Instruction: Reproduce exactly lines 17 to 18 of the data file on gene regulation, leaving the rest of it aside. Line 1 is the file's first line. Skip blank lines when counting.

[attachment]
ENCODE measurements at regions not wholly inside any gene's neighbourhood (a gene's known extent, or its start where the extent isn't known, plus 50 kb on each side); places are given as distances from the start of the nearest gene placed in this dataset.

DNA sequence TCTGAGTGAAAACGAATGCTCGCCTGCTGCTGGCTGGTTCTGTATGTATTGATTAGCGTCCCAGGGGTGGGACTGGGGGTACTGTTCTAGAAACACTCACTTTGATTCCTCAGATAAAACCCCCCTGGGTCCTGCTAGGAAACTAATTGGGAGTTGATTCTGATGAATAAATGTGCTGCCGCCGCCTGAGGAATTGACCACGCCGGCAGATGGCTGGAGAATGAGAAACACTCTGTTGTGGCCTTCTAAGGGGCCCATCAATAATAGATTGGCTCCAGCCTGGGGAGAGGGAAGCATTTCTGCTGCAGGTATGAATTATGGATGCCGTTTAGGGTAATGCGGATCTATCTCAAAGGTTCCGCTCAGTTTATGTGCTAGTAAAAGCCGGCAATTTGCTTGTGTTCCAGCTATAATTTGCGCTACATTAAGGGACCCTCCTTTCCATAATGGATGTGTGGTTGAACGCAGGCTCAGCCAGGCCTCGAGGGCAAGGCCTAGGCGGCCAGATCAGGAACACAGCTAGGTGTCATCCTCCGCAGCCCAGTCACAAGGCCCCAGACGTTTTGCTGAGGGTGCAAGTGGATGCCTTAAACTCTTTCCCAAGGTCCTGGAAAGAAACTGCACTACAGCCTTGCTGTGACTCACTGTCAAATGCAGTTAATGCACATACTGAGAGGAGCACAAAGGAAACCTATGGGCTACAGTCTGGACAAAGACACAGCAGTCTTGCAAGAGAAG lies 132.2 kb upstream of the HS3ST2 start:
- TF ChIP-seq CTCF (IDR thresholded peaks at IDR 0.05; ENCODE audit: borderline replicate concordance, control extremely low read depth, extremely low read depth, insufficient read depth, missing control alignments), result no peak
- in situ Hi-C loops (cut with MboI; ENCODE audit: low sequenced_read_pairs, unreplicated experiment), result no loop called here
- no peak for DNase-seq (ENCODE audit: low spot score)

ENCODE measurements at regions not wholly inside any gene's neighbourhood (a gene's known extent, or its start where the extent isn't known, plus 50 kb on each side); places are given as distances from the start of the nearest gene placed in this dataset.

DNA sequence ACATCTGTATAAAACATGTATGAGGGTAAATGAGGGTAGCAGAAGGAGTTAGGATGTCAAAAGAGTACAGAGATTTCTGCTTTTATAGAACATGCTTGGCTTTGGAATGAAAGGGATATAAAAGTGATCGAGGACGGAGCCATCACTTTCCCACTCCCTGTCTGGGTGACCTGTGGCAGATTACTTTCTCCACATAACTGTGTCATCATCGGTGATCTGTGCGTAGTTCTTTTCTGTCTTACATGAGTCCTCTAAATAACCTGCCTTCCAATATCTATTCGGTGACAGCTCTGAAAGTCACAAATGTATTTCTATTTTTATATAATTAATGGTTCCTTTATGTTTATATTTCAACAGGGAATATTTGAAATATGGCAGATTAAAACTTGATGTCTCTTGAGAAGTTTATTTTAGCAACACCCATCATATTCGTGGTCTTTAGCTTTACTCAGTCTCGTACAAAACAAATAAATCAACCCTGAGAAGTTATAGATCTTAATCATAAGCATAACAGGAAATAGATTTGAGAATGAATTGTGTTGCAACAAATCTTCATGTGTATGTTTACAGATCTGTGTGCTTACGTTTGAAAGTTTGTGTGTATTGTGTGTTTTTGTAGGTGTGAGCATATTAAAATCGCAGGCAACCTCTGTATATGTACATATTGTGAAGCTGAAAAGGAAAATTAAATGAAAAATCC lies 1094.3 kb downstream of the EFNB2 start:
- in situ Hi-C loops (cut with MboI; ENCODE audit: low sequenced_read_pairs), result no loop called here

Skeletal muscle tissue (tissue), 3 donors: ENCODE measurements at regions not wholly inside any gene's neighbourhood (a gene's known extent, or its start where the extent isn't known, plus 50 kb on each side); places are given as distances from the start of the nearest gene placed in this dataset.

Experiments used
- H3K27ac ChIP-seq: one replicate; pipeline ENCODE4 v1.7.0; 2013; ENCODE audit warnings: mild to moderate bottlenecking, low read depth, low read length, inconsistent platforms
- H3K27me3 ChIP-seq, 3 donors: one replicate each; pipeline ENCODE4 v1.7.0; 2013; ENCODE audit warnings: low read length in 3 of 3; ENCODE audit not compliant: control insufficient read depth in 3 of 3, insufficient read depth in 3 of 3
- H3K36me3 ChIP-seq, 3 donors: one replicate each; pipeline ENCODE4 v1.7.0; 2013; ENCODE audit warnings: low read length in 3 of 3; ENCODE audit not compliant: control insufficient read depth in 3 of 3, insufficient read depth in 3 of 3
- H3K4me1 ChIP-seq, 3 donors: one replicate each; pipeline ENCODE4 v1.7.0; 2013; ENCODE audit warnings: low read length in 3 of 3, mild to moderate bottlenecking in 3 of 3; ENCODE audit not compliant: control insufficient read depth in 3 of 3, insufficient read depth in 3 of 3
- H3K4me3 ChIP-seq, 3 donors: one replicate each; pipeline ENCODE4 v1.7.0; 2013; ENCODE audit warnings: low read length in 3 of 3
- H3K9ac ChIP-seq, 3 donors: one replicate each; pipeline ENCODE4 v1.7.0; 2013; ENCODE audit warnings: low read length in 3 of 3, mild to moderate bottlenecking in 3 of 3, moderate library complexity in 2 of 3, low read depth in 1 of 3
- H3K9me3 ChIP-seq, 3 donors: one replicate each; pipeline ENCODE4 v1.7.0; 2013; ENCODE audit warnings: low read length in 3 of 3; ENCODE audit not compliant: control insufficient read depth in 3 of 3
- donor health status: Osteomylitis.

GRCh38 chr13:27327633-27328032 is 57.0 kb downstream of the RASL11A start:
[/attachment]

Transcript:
- H3K9me3 ChIP-seq, 3 donors: one replicate each; pipeline ENCODE4 v1.7.0; 2013; ENCODE audit warnings: low read length in 3 of 3; ENCODE audit not compliant: control insufficient read depth in 3 of 3
- donor health status: Osteomylitis.